Bursting with culture and a local hub for excellent independent shopping and coffee hubs, Crouch End is often described as an urban village, popular with long-time Londoners, young families and successful bohemian types, with buy-to-let investments on the rise in the area. There is a lot to love about the energy of this Crouch End with its bustling high street and period properties, whilst only a stone's throw from neighbouring Hornsey. The Broadway and The Broadway Parade run directly through the middle of Crouch End and are home to charity shops, historical pubs, coffee shops with tasty brunch options and the iconic clock tower.
Offering everything from independent and national grocery stores, bakeries and coffee shops, you are never far away from a coffee or a freshly baked loaf! Dunn’s Bakery is an icon of the area, serving local residents bread, cakes and pastries since 1820! There are a number of quirky outlets offering a plethora of second-hand, vintage and retro-inspired goods,. For movie lovers, the locally run ArtHouse cinema showcases upcoming films and live streams, theatre productions and ballets. Park Road is the upmarket side of town with antique furniture stores, five-star tapas and high-end boutiques.
Whether you’re looking for the perfect weekend brunch spot, cocktails after work or a family celebration Crouch End has much to offer! The constantly packed ‘Beam’ is family-friendly and serves up an excellent choice of food, with their hot chocolates a thing of local legend! HERE has brought to life a once forgotten corner of Crouch End, with its seasonal menu, locally sourced ingredients and decor sourced from upcycled and reclaimed furniture, this alternative dining experience is to be embraced. For a retro cafe with menu match, Edith’s House, serves up fabulous tea! At the southern tail of The Broadway of Crouch End Hill, you can pick up a taste of Italy with Napoli inspired pizzas from Sacro Cuore.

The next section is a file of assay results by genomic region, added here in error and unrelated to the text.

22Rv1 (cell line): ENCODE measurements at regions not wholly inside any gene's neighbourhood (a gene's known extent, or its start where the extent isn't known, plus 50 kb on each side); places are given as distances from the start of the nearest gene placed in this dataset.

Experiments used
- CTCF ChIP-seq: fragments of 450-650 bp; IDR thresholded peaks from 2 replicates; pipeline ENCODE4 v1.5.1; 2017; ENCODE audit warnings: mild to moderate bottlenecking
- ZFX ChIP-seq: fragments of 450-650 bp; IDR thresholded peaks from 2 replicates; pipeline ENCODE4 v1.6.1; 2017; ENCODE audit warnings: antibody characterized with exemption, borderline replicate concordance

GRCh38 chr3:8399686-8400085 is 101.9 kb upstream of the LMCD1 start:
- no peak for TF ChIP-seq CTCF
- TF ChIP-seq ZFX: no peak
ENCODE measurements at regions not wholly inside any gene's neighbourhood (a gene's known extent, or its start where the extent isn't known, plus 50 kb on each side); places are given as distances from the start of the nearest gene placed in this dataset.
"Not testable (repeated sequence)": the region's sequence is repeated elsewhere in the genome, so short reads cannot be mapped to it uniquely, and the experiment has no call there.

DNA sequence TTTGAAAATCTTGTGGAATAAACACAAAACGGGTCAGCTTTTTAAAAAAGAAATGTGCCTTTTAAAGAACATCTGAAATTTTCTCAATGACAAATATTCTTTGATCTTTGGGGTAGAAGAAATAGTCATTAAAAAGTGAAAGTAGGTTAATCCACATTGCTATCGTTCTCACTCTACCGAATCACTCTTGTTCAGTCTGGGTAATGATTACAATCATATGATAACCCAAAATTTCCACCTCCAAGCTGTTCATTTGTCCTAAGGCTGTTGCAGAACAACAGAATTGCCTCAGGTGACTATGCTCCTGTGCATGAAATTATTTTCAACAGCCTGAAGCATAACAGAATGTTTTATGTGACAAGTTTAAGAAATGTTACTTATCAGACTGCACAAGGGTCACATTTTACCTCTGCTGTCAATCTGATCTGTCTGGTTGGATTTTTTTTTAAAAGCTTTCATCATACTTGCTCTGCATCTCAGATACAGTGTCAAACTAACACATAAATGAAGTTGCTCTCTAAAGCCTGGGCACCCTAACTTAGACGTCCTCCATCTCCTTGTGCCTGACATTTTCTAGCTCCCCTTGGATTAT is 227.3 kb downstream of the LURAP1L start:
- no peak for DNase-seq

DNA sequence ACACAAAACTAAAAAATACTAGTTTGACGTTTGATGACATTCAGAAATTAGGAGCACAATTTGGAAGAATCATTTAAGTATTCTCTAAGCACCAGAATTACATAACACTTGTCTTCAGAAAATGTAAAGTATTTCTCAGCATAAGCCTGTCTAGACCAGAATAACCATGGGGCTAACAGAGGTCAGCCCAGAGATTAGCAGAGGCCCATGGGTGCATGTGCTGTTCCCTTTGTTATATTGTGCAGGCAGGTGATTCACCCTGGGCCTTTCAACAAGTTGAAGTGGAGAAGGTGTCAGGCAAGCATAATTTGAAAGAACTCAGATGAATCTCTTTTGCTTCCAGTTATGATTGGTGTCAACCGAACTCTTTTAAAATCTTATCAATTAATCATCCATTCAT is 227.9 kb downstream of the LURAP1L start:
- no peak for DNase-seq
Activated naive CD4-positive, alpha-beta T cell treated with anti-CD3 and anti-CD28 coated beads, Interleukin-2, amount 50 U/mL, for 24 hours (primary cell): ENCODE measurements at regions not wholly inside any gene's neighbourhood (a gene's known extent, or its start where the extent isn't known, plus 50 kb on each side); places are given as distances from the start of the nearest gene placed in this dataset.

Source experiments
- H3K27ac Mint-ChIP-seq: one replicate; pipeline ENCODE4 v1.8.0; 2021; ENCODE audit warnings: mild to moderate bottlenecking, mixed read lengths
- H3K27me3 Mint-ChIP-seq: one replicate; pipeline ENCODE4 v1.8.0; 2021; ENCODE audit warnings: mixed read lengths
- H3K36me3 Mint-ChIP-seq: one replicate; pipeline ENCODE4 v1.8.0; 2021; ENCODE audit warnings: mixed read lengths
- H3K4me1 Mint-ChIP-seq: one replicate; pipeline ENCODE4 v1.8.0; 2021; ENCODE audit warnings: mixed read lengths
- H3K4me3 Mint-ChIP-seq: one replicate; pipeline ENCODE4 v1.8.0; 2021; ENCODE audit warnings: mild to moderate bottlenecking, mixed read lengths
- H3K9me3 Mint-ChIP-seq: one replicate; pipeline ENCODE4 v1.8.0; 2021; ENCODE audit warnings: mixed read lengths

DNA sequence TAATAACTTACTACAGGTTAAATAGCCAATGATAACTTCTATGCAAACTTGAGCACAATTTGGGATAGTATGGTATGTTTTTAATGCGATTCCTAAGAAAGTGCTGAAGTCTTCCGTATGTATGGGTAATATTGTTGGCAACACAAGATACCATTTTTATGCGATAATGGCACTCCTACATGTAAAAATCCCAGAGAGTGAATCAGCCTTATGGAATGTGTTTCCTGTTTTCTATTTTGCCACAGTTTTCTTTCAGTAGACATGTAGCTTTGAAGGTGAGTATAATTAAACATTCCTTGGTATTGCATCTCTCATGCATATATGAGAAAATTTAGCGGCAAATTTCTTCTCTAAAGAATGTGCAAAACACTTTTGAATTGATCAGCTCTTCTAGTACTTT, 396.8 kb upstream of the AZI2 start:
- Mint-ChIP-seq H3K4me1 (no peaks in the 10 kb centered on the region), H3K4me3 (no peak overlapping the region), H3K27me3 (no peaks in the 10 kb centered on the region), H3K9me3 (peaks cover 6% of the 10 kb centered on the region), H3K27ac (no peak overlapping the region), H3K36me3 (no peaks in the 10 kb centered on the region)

With a selection of local parks including Priory Park, Stationers Park and Crouch End playing fields all local to the area, the award-winning Priory Park covers 6.5 hectares with ample green space, a paddling pool, tennis courts and a variety of sports and recreational facilities.
Residents of Crouch End can access transport links close by at Finsbury Park Station which is served by the Victoria and Piccadilly Lines and National Rail services. There is also Crouch Hill Overground Station which is and by Bus, a number of routes operate across the area including 41 / 91 / W5 and W7 (N41 and N91 also offer night services).
With a selection of large 5 and 6 bedroom Edwardian and Victorian period homes, some of which have been converted to create spectacular and spacious apartments the area offers an exceptional choice of property, ideal for both families and young professionals. Renowned architect John Farrer was largely responsible for the red-brick large Edwardian houses within the desirable address of Cecile Park.
Council Tax Annual Rates for Haringey 2018/2019
(source Haringey Council)
The name ‘Crouch End’ is rumoured to originate from Medieval Times where the area formed borders of a parish and roughly where the clock tower is now situated, a wooden cross was erected to mark the junction of four locally important roads. The area was made up of rural land but expanded during Victorian times and even included train links which no longer exist, however, an influx or middle-class housing during this period was developed and retailers along what’s now known as Crouch End Broadway, in the mid-1930s, Crouch End became locally well-known for its shopping centre including a music hall which attracted visitors from across London.